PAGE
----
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Department Of (Yet Another) Podcast You Should Be Listening To
(And Not Looking At Your Cell Phone While Doing So)
Disclaimer: Moiself is not anti-digital technology; I am pro personal interaction.
Most people are familiar with Alan Alda as an actor, but the self-professed science geek hosted Scientific American Frontiers for 12 years. Alda is presently channeling his lifelong interest in getting people – particularly scientists – to communicate clearly by working with the Center for Communicating Science.  He also hosts a podcast, Clear + Vivid, in which he and his guests explore how to better connect and communicate with others in every aspect of life.
In a recent episode of Clear + Vivid, “… How We’re Losing Touch With One Another and What We Can Do About It,” Alda speaks with MIT professor/clinical psychologist Sherry Turkle, who has spent the last 30 years studying “…mobile technology, social networks, AI, robots…our relationships with our devices and how our constant connectedness isn’t always the best thing for us — and what we can do to disconnect from our technology to reconnect with our humanity.”
While speaking of her research Dr. Turkel made one of the more profound observations about modern/present communication I’ve ever heard. She nailed it, I thought, when she described about what happens between people who are talking face to face (or backseat to front seat) when they are in the same place with one another – what happens when, for example, someone pulls out their cell phone when they are having lunch with a friend or dinner with their family. Whether or not it is their intention, the phone users have removed themselves from the interaction, without having taken a step out of the room:
“…there is that sense of a shared space…one of the things that has come out so poignantly in my research is that when you go to your phone you’re basically saying, ‘I’m leaving the shared space.’ When you take out a phone, you aggressively leave the common space of the people you’re with.
…It has to do with presence. What the phone does at its worst is take us away from – give us an alternative to – presence.”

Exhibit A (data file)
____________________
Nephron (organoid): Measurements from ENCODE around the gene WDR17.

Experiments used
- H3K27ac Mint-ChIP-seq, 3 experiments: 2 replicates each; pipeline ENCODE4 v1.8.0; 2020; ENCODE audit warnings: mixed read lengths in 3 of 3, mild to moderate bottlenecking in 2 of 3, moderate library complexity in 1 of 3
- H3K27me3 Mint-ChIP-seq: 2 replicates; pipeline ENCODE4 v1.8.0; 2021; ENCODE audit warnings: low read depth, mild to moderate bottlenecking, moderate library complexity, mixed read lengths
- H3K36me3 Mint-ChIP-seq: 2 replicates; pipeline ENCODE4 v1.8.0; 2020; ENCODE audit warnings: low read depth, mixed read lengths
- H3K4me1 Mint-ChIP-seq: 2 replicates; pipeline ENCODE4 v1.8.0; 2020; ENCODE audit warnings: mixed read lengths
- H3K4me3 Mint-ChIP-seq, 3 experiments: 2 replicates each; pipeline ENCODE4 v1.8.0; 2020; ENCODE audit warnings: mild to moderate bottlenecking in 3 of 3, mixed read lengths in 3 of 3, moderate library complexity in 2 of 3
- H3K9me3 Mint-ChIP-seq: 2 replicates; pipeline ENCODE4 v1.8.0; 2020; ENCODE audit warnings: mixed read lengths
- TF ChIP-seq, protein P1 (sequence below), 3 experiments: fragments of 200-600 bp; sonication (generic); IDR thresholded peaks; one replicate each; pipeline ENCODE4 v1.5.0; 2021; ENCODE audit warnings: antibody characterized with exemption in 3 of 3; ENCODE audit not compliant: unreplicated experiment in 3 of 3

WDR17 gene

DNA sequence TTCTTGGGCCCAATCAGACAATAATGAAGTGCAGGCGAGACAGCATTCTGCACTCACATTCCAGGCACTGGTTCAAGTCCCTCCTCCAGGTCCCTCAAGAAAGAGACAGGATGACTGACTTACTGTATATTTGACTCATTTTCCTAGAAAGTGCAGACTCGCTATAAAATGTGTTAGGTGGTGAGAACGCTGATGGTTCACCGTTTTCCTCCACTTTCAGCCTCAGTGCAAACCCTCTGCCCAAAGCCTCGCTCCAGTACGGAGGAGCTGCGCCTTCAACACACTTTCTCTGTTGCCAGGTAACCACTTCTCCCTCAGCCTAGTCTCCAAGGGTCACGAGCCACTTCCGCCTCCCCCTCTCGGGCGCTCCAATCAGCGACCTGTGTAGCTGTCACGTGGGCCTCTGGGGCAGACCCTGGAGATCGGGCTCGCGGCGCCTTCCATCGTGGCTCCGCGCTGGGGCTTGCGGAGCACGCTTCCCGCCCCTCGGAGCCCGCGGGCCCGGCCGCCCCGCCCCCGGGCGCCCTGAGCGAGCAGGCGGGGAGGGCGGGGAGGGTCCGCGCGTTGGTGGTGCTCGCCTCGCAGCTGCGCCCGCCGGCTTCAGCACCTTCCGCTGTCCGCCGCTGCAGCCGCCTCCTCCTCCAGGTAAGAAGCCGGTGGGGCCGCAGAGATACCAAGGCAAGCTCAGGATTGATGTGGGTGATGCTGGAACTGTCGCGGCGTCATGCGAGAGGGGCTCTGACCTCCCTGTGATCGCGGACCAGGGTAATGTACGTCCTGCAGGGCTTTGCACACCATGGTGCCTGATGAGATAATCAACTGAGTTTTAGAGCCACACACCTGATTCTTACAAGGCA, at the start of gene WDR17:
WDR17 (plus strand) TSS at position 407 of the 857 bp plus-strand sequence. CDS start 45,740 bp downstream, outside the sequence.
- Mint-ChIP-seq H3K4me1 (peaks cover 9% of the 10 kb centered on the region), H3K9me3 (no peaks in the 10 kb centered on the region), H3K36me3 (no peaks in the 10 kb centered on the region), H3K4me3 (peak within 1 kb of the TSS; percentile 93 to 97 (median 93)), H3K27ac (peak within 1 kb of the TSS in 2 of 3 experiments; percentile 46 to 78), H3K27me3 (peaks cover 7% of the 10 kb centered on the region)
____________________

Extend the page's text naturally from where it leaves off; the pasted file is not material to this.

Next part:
* * *
May you realize it’s never too early to start honing your
2020 Academy Awards acceptance speech;
May you consciously endeavor not to be one of the crotch-gazers;
May you, when inhabiting the common space, put down your phone
and actually be where you are;
…and may the hijinks ensue.
Thanks for stopping by. Au Vendredi!
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 Confession: I (along with the majority of movie-goers) missed the one about Vincent Van Gogh that had William Dafoe (nominated in the best Actor category) in it. It was not playing in a nearby theatre and not streaming – there was nowhere for moiself to see it.
 In other words, thumbs up…if somewhat painfully.
My criteria for best picture includes which one(s) would I be willing to see (and pay to see) again?).
 Comedian Kevin Hart was scheduled to host the telecast, but abruptly backed out in December when past homophobic tweets of his came to light, and the show’s producers could not find a replacement host(s).
 That would be, the ratings. The “Oscar” show had had years of declining viewing audience, especially among younger (as in, under age 40) viewers.
 For The Way We Were, 1974.
 Although, in the case of the wrestling team, which was composed of buff teenage males…you could make an argument for a vigorous and sincere YES MA’AM! answer to that question.
 A multidisciplinary organization, the Center for Communicating Science is a cross-disciplinary organization founded in 2009 within Stony Brook University’s School of Journalism (Stony Brook, NY), with the goal of helping scientists learn to communicate more effectively with the public.